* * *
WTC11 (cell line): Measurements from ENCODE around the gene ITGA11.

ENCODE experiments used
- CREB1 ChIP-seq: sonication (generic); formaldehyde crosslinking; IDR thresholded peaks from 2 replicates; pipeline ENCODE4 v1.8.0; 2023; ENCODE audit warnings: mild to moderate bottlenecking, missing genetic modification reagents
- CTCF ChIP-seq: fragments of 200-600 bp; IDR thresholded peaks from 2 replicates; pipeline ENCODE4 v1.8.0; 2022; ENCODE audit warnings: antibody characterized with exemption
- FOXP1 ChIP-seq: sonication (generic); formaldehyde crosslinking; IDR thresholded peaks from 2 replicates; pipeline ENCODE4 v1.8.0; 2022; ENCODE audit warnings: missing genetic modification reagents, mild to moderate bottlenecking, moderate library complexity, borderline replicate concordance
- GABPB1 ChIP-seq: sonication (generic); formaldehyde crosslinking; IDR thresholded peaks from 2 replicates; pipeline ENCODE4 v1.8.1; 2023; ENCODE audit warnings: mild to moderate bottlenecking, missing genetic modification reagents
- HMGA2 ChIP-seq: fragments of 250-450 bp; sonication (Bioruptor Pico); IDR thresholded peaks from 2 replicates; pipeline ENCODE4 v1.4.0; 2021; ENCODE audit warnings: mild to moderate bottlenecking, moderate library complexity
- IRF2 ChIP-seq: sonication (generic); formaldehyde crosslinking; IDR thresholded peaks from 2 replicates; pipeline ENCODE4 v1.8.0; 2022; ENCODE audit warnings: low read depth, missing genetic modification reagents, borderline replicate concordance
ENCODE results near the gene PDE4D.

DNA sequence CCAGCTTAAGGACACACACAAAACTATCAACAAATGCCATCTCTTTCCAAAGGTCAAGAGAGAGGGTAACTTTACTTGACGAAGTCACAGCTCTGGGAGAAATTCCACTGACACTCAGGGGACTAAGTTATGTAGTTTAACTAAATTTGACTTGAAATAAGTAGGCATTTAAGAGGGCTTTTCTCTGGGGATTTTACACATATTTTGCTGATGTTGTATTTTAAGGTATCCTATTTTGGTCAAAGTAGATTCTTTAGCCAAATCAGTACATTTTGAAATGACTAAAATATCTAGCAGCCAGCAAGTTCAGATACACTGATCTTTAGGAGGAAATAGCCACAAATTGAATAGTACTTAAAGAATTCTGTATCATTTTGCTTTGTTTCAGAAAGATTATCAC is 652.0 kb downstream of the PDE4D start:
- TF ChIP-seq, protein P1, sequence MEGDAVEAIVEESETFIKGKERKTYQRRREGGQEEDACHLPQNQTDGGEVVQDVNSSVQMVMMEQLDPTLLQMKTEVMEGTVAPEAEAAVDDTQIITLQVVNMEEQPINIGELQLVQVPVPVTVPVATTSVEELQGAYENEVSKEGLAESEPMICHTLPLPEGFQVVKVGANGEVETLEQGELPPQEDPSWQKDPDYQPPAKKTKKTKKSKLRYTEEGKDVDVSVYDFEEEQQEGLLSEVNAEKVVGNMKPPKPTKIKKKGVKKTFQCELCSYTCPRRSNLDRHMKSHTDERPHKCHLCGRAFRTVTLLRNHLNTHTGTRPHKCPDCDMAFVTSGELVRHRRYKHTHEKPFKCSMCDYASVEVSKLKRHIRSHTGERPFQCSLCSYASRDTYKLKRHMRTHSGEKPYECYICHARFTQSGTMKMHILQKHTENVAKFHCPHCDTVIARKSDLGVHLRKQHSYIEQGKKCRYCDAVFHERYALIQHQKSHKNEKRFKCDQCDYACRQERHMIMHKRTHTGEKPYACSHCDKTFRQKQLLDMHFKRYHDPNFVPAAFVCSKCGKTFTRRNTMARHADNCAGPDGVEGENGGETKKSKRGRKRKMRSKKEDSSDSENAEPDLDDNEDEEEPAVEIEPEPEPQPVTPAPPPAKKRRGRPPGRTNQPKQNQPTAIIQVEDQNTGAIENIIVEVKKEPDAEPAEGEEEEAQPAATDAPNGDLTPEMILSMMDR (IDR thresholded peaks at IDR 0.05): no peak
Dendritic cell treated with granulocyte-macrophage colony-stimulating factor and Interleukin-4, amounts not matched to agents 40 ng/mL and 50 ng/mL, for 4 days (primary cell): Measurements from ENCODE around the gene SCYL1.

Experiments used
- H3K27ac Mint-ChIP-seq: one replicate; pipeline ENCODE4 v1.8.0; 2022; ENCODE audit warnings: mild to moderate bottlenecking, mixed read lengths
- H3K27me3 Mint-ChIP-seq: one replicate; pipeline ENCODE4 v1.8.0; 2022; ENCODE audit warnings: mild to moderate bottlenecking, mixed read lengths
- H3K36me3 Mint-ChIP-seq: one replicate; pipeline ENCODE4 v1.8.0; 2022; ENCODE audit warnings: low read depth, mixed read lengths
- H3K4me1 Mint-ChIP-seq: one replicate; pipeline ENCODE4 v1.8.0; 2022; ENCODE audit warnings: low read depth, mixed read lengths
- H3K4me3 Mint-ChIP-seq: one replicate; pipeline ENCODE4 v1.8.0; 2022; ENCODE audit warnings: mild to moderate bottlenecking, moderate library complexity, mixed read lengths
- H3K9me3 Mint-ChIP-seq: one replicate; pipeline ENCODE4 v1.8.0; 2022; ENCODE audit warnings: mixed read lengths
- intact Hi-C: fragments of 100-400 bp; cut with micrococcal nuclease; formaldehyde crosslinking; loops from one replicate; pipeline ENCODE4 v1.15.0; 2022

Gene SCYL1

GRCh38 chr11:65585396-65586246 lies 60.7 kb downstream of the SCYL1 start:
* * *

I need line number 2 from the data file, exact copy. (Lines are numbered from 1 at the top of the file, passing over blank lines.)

ENCODE experiments used